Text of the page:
The call rang out Feb. 19, 2009, when Rick Santelli, a Chicago stock commentator, voiced his now famous rant over the bail out of delinquent mortgages. His "call" was for other outraged Americans to push back, against the moral and economic tyranny of big government, with the modern day equivalent of a Boston Tea Party.
Today our government rewards bad behavior at the expense of those who play by the rules, pay their taxes and live responsible lives. For decades a collective "we" allowed this assault to our civil liberties and family values, the growth of all levels of government and faceless regulation, and the theft of our property through monumental debt.
Overnight an electronic firestorm turned frustration into action as
websites sprang up, emails swept the nation and self-proclaimed patriots
began networking. The common denominator to this grassroots movement is
liberty from government's unconstitutional control over our lives.
These patriots esteem the Constitution, demand smaller government,
understand the importance of free markets, and expect fiscal
responsibility. These values strike at the core of how they live their
When the April 15, 2009, Tax Day rally became a national event, most
protesters were shocked to see the size of the crowds. The universal
realization was the comfort in knowing that there were other like-minded
patriots. This became the beginning of everyday Americans taking their
government back to its foremost mandate, "Governments are instituted
among Men, deriving their just Powers from the consent of the governed."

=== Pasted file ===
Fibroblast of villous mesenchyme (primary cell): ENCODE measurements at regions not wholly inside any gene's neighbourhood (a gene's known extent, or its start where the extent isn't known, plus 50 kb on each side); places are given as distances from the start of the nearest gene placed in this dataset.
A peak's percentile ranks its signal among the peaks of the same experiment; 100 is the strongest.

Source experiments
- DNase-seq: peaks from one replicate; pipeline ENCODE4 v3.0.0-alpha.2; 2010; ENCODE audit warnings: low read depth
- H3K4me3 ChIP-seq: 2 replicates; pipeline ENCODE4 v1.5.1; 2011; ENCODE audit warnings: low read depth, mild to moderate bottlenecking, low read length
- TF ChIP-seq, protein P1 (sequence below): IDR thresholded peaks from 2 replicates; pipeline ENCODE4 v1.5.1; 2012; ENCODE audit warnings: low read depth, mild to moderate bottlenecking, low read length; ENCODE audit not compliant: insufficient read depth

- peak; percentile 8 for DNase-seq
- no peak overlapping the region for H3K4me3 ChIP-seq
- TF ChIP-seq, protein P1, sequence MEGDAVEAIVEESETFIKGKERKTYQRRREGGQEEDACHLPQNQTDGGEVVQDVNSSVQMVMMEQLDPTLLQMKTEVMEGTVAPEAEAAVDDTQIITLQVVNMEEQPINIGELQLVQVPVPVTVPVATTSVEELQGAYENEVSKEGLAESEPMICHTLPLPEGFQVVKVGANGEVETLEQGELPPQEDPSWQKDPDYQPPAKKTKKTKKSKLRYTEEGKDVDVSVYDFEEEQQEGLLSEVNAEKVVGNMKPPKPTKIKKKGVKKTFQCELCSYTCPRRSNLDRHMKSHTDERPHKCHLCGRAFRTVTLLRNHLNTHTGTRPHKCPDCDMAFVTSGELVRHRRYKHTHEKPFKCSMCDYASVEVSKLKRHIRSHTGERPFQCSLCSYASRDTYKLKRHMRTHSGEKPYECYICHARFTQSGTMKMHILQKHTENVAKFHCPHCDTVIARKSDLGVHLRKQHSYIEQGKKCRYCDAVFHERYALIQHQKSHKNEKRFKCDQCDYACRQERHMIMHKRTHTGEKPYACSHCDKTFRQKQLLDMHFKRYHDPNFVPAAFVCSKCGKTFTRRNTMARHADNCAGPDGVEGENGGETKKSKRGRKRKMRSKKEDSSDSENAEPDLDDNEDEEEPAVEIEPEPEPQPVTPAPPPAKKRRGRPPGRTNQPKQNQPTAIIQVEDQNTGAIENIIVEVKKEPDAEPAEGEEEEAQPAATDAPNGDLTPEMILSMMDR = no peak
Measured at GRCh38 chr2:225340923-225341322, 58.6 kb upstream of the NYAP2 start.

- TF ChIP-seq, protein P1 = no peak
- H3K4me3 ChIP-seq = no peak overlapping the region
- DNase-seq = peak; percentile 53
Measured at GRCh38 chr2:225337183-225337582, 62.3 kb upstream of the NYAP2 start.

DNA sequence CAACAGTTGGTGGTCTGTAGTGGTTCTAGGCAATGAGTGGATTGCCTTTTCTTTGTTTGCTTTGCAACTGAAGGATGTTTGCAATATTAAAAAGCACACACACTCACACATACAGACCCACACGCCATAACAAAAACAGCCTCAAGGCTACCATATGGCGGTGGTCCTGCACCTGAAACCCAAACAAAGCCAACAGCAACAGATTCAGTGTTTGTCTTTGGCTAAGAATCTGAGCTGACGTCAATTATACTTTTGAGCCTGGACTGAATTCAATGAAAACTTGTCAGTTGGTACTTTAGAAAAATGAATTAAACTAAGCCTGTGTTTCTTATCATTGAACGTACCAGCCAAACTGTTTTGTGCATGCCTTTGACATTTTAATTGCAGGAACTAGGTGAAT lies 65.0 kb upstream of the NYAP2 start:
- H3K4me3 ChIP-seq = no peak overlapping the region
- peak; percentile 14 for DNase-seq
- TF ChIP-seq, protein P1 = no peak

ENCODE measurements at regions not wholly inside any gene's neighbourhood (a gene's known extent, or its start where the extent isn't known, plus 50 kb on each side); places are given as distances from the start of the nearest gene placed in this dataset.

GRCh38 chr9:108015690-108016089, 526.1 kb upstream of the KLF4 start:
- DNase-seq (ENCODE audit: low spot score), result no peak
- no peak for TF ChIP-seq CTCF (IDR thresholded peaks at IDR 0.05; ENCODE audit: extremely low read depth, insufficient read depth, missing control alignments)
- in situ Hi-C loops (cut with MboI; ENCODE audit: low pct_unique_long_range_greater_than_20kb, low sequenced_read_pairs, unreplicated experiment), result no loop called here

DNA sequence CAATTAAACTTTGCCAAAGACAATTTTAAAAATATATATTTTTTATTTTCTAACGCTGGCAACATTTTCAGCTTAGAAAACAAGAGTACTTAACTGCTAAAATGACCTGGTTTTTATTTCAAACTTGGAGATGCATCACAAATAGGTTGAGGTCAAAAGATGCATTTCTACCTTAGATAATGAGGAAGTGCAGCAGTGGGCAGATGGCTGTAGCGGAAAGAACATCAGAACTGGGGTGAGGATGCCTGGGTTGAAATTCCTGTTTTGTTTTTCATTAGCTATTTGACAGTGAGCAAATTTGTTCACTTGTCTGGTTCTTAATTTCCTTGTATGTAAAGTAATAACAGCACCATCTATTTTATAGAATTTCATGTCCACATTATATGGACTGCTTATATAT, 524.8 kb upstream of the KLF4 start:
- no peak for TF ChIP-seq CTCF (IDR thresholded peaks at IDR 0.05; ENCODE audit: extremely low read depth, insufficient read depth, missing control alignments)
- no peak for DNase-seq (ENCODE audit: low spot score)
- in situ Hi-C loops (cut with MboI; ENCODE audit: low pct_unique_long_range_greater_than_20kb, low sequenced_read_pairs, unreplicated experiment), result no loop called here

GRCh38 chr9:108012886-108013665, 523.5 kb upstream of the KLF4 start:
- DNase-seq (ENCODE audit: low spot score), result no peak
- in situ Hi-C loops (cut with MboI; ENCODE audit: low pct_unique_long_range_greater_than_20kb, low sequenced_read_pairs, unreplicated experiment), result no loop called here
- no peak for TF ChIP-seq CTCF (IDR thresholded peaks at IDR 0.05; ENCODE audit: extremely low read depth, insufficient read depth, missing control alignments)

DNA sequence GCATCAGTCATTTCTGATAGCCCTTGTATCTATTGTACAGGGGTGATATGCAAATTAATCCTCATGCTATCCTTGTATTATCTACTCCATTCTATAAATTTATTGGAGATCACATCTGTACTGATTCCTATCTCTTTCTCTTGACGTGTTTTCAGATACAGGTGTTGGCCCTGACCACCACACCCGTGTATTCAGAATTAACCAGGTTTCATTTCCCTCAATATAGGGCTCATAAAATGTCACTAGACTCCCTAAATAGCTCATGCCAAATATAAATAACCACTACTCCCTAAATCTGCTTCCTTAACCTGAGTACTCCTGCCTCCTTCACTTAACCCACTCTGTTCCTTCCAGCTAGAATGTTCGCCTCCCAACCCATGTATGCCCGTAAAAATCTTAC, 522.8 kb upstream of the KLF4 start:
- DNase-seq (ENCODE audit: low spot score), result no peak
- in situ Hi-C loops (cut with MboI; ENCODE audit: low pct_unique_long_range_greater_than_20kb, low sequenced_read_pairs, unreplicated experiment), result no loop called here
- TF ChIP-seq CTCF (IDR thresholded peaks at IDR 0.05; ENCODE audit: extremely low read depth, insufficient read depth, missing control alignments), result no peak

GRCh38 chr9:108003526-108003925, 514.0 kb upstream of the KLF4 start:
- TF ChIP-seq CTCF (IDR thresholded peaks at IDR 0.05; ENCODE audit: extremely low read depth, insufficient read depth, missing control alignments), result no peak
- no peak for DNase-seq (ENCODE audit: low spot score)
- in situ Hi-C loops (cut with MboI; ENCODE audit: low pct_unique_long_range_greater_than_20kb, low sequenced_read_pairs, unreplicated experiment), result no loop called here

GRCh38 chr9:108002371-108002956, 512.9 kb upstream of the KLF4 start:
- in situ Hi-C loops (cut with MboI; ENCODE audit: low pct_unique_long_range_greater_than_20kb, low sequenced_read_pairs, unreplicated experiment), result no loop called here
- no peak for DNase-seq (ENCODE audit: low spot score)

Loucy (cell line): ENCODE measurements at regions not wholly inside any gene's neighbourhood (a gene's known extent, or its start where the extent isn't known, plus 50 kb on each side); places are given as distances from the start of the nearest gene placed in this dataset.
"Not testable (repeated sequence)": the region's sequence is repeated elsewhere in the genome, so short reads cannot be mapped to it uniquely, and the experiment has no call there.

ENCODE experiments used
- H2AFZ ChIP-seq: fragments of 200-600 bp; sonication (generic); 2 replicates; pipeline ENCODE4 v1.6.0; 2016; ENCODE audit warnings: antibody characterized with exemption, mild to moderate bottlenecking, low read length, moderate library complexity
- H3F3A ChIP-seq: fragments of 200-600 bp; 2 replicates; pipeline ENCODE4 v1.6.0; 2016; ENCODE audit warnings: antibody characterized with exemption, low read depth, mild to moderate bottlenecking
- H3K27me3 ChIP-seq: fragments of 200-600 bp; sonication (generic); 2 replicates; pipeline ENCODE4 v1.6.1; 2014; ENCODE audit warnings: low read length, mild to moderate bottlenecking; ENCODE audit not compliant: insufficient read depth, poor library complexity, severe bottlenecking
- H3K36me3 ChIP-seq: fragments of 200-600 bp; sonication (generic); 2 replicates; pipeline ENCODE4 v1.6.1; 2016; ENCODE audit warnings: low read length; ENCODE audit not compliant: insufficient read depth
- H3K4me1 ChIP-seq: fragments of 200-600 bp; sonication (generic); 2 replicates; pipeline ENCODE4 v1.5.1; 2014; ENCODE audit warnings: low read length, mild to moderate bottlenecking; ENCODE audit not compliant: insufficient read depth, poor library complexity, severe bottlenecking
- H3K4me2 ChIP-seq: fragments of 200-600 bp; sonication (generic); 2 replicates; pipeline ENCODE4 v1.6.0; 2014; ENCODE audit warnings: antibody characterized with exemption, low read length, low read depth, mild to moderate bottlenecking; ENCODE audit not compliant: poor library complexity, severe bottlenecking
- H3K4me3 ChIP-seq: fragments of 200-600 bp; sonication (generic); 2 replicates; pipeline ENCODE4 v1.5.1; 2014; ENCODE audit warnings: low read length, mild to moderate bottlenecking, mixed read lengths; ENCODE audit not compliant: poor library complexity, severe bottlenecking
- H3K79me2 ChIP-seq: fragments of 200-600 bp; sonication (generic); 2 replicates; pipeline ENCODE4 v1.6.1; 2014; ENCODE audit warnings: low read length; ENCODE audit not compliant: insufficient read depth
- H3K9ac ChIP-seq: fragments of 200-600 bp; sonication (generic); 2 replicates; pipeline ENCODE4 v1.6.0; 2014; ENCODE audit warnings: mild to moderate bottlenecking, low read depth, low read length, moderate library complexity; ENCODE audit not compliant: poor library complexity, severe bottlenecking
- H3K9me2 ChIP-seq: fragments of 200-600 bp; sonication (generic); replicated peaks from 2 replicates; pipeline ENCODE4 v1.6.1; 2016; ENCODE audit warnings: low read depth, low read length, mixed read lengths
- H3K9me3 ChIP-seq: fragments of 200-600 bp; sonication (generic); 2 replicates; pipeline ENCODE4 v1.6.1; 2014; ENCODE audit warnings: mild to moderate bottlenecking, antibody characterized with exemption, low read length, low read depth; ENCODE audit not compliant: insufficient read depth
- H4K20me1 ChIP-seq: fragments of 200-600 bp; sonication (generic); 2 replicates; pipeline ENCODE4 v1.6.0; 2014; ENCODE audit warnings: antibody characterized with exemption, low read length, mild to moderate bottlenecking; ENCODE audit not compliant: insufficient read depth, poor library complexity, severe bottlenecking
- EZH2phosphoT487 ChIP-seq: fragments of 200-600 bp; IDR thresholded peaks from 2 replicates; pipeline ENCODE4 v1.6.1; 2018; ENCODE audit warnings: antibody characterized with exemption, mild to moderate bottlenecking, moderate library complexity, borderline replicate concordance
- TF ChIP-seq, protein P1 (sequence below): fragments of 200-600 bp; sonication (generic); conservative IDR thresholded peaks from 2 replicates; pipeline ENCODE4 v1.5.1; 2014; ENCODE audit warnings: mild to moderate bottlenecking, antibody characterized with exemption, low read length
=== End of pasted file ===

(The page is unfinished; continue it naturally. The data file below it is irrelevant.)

Unbelievably, the rally was ignored by our mainstream media and the
opposition took a now-familiar stance. What was shocking was hearing our
elected leaders, including our President, vilify average Americans, who
for the first time in their lives, dared to voice their grievances. The
more the opposition mocks, dismisses, marginalizes and brands the Tea
Party as home-grown terrorists, bigots and racists, the more it
galvanizes these novice protesters and the more the movement grows.
To understand the Tea Party, one needs to look at their actions and
listen to what they are saying. Contrast these protests to those
against the f World Trade Organization; these are not the same people.
Every Tea Party rally has been non-violent, no property has been
destroyed and every location has been left spotless. While these
protesters are frustrated they are respectful and law abiding;
furthermore there is no hatred.
The argument could be made that there is irrational hatred towards
the Tea Party. If Americans are to embrace the "anti-war,"
"environmental" and "anti-corporate" protests as exercising their free
speech and if these protesters can receive the accolades of elected
leaders and the media, then why is there so much hatred expressed toward
a grass-roots group of everyday Americans?
Could it be that the deeply held prejudices of the opposition are
projected on these self-proclaimed patriots? One could argue that the
opposition is guilty of the accusations they're leveling against people
they choose not to understand. How can this locally organized national
movement - standing on the principles of the Constitution - pose a
threat? If so, who is threatening whom?
The Tea Party's non-violent agenda is about upholding the
Constitution. It protests irresponsible big government and the growing
debt, over-reaching and over-regulating bureaucracies, political party
hacks, and those who sheepishly follow the institutional machine over
serving the people. This movement represents the common everyday person
who wants to preserve the key to the American experience: life, liberty
and the pursuit of happiness.
Is a Tea Party member a patriot or a bigot? Find out for yourself by
visiting a local chapter's January meeting:
In Del Norte County, the Tea Party will meet for a potluck tonight
from 6 to 8 p.m. at the Fairgrounds Arts and Crafts Building. Call Dean
and Mary Wilson for more information, 464-5616.
Karen Brooks of Arcata was the Republican candidate last year for
the state Assembly First District seat, which includes Del Norte County.